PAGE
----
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No offense to Joel, he's a good contributor, but I don't really think his answer goes into any real depth with any of the specific items - it just has a lot of items, most of them obvious. I don't think there's anybody who just learned about the stressful effects of a lack of respect or inappropriate deadlines from reading his answer. It's just telling people what they already know (or believe) and the upvoters are nodding their heads in agreement. –  Aaronaught May 12 '11 at 22:03
    
@Aaronaught good point. On the other hand, there's a difference between knowing something and being able to clearly enumerate it. Like, say, the definition of "stressor". The enumeration itself is valuable in that sense. –  Rein Henrichs May 12 '11 at 22:18
    
I'm not sure that the enumeration really helps to define anything. Take the definitions in my answer and apply them to his points; which ones match? It seems to vary; there's no consistent definition being used (except for the hopelessly trite "things I don't like"). His answer is well-written and all, but did it teach you anything or solve a problem for you? That's what we're supposed to be here for. –  Aaronaught May 12 '11 at 22:26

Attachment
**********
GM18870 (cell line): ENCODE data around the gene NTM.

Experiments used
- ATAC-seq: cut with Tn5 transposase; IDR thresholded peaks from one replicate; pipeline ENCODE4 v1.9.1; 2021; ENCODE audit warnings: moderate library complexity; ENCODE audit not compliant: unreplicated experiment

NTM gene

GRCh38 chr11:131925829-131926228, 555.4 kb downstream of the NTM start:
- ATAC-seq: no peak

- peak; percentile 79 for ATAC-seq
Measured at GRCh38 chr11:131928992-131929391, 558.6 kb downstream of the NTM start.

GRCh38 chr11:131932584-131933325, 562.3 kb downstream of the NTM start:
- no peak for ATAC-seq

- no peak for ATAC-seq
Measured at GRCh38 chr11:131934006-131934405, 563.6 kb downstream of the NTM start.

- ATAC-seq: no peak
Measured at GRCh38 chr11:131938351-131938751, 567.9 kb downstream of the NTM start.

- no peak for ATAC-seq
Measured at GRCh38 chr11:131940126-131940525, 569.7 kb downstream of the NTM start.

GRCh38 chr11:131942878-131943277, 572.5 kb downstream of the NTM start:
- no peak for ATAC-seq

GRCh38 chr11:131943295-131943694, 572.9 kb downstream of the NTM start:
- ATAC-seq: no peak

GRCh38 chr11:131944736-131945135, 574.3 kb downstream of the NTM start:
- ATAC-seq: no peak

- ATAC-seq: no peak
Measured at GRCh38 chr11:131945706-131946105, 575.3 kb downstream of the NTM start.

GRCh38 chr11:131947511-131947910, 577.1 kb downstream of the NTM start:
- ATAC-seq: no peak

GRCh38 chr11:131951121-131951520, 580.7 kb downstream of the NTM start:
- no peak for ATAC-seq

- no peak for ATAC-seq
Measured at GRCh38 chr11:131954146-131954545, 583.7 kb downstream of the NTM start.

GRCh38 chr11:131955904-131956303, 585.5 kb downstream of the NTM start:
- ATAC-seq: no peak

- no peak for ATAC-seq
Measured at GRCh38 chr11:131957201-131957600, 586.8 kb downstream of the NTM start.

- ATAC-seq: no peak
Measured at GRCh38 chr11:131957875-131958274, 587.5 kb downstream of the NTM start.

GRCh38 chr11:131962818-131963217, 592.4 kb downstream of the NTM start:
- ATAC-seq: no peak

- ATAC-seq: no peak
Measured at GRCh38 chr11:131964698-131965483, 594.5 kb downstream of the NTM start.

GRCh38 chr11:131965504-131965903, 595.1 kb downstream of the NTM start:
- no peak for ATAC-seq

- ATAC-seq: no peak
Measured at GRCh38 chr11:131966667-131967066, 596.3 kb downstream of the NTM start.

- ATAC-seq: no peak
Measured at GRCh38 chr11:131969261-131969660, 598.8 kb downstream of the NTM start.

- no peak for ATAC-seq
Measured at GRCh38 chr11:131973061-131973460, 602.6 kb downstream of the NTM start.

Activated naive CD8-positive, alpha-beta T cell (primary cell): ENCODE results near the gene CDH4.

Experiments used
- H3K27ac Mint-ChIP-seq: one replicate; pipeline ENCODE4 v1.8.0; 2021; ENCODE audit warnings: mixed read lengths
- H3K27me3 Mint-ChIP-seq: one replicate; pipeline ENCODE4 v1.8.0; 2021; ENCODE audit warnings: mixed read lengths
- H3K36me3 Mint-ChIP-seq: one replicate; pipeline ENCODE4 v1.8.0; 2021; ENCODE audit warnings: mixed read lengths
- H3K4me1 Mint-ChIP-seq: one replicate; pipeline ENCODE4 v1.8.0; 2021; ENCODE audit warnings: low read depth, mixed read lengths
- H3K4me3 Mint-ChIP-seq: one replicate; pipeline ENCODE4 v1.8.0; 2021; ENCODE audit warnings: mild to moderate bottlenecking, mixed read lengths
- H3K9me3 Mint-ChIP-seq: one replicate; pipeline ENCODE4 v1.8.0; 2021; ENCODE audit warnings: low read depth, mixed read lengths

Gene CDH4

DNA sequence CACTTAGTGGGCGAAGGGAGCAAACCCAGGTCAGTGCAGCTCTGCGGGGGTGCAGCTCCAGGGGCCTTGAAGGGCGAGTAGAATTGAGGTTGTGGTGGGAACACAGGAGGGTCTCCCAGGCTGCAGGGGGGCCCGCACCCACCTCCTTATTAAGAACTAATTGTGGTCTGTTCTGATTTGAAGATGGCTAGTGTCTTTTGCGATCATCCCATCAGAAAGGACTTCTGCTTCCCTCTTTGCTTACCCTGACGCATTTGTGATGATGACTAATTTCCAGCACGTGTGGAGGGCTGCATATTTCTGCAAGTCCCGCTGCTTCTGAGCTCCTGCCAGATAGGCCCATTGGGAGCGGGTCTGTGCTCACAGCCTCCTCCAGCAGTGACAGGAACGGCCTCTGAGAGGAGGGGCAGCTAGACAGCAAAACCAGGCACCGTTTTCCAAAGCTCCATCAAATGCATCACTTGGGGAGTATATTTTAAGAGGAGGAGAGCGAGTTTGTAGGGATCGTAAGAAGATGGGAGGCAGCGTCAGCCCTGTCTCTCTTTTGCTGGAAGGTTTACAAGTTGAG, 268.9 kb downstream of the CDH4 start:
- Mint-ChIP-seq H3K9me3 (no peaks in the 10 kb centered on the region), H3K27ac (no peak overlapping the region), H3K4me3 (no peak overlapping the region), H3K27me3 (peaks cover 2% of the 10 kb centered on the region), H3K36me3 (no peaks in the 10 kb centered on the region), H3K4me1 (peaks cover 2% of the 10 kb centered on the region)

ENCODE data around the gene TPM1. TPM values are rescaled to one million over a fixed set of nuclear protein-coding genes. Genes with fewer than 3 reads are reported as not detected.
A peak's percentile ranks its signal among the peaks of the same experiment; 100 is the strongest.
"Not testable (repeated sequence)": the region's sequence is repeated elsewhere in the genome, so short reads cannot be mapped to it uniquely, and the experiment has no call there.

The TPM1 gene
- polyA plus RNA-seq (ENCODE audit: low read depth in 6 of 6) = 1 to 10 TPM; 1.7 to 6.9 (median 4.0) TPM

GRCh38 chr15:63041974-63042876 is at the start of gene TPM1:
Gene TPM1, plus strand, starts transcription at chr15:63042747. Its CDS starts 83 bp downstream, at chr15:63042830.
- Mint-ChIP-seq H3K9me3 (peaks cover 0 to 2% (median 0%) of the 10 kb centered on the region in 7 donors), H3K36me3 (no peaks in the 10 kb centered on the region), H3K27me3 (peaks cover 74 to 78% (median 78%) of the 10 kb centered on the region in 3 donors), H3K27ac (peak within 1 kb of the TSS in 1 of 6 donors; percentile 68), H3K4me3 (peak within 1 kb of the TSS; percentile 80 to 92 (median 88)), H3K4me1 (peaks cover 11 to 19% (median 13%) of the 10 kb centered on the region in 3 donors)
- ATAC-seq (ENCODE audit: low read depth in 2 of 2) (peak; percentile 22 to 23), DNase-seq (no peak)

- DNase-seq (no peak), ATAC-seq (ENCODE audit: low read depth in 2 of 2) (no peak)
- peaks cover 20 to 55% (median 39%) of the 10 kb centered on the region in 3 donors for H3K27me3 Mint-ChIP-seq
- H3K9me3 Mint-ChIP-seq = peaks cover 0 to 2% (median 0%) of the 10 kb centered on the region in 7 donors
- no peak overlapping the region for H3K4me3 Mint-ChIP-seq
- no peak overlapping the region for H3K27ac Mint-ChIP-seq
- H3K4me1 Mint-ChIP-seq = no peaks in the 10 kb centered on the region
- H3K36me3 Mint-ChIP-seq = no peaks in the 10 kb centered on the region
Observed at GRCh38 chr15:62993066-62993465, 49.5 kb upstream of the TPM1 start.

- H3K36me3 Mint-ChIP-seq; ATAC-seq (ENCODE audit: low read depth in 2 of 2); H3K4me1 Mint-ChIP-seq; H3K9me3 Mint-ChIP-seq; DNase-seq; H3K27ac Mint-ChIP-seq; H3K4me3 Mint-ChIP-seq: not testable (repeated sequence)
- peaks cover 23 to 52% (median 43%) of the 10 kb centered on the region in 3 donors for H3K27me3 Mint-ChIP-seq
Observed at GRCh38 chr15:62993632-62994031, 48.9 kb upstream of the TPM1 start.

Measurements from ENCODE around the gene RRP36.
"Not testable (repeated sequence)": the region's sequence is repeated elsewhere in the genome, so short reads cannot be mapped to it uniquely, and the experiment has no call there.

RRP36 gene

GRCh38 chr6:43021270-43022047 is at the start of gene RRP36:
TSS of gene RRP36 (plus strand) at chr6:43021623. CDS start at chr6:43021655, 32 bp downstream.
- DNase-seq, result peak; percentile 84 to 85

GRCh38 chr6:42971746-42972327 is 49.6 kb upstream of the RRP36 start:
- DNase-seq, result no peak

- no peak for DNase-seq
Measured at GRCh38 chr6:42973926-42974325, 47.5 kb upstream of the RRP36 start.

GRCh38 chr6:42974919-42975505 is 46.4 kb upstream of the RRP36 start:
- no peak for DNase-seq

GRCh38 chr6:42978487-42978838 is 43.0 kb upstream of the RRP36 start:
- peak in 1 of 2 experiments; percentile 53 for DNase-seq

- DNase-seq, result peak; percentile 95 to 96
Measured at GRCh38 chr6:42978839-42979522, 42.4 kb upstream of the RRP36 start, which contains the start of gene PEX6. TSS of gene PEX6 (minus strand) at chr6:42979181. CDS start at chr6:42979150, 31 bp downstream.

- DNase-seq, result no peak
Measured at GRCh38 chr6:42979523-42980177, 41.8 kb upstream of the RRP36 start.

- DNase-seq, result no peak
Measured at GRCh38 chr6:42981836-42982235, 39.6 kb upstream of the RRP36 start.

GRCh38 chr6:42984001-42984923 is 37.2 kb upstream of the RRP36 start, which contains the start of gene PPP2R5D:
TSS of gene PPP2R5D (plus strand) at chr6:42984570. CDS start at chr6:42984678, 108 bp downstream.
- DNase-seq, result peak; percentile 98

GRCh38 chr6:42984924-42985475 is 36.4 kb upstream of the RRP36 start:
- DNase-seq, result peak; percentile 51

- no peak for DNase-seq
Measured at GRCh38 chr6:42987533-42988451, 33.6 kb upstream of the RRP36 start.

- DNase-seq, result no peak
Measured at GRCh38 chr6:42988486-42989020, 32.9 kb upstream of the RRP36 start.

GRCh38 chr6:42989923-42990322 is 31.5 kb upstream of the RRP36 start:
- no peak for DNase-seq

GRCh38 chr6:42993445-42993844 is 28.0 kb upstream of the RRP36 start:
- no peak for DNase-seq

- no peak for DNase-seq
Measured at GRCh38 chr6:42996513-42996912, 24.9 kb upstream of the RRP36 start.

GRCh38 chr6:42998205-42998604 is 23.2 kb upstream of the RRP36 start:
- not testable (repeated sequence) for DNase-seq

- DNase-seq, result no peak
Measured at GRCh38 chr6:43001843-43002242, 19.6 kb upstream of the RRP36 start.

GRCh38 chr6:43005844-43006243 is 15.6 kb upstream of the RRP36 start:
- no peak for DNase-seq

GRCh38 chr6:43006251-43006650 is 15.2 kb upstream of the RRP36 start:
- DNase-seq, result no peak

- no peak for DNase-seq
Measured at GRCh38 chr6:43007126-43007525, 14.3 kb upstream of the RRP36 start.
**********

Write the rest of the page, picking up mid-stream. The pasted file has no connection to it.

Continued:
@Aaronaught I definitely see your point of view and its merits, I just don't find it completely compelling. No worries :) –  Rein Henrichs May 12 '11 at 22:40